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Berkshire Eagle Letters To The Editor

He has experience in long-term planning projects, overseeing budgets and finances for various organizations and is well-versed in personnel compensation, contracts, benefits of personnel, insurance contracts, bidding process, state and federal compliance and negotiation with the bargaining unit. He has worked in the oversight capacity and knows the inner workings and realities of local government through his previous work as treasurer and CFO of North Adams. To the editor: Do thanks to Dave Phelps for his announcement that Berkshire Health Systems will administer the vaccine against COVID. for employees from October 1.

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This is a welcome announcement as we make our community safer for everyone. But what about the world?

Many low-income people are imposing new LockDowns to avoid a lack of help for covid-19 vaccines. Across Africa, only 1 percent of the population is vaccinated and the delta gap is spreading like wildfire. Everyone is eligible for the COVID-19 vaccine, no matter where they live. Vaccinating the world is the only way to keep us all safe.

According to the Occupational Health Act: “Experts agree that it will cost $20 billion annually to prevent the spread of the disease worldwide. COVID-19 is costing the US economy $ 16 trillion. the world is waiting.

I called Sens. Elizabeth Warren and Ed Markey and Rep. Richard Neal to include $ 25 billion for the use of vaccines around the world in the financial reconciliation as well as to support new policies to prevent the spread of the virus around the world. to the Berkshire Eagle to let his Berkshire friends know of his death.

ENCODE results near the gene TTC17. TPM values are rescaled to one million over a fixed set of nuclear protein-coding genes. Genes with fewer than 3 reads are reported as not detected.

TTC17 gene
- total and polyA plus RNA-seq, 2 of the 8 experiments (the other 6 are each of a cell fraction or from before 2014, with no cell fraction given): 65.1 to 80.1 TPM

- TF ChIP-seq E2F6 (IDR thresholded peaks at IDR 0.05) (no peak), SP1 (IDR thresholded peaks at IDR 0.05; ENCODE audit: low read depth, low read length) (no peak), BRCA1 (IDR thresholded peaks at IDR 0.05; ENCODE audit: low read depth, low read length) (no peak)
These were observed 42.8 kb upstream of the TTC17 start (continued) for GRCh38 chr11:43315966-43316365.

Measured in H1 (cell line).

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Vlasta Goddard, who lives across the house from Taylor, sent the letter to the Eagle, at her neighbor’s request.

Taylor, pictured at the Berkshire Botanical Garden’s Fete des Fleurs party, last visited the Berkshires this past July.

Taylor, who had many friends in the Berkshires, died in New York City. It is 92.

Berkshire Eagle Letters To The Editor

The Eagle received a curious letter in the mail to the editor and was written by Reginald Taylor, who wanted to tell his friends in the Berkshires that he had died. We set out to learn more about Taylor and the life she would like to be remembered on our obituary page.

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Reginald Taylor, a former resident of Egremont, sent his own obituary to the Berkshire Eagle to let his Berkshire friends know of his death. BEN GARVER – THE BERKSHIRE EAGLE

EGREMONT – The Eagle received a curious letter in the mail last week, addressed to the editor and written by Reginald Taylor, who wanted to inform his friends in the Berkshires that he had died.

In an undated cover letter, Taylor wrote, “[I] still have many friends in the Berkshires who will not know I am dead unless they read the news in your paper.”

The obituary he included was brief – shorter than the contents on the back of the obscure softcover book. What he wrote would be a page turner, except he barely covered half the page.

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We’ve looked into all of this, and it’s true: Reginald Taylor, who had many friends in the Berkshires, has died in New York City. It is 92.

In the words hit all the big letters, he concluded his obituary with a stunning sentence that led us to find the late Reginald Taylor.

He notes that his funeral and service will be held in the town of Christchurch, in Cambridgeshire, in the east of England, and then he concludes: “When the English language returns come to their roots. The British went home, they found their inheritance and buried it in the world where their grandfather walked. “

Berkshire Eagle Letters To The Editor

The return address on the envelope listed an apartment at 123 Waverly Place, a narrow street in the Greenwich Village section of Manhattan. We went to a woman who she identified as the person who wraps her world. Her name is Vlasta Goddard.

Image 35 Of [materials Relating To The Black Panther Fundraiser: Tom Wolfe Article In New York, Radical Chic: That Party At Lenny’s; Lb’s Letter To The Editor Of The Jewish Ledger; Felicia’s

Taylor, who had many friends in the Berkshires, died in New York City. He is 92. THE BERKSHIRE EAGLE

Turns out, it was across the house from what was Taylor’s house. He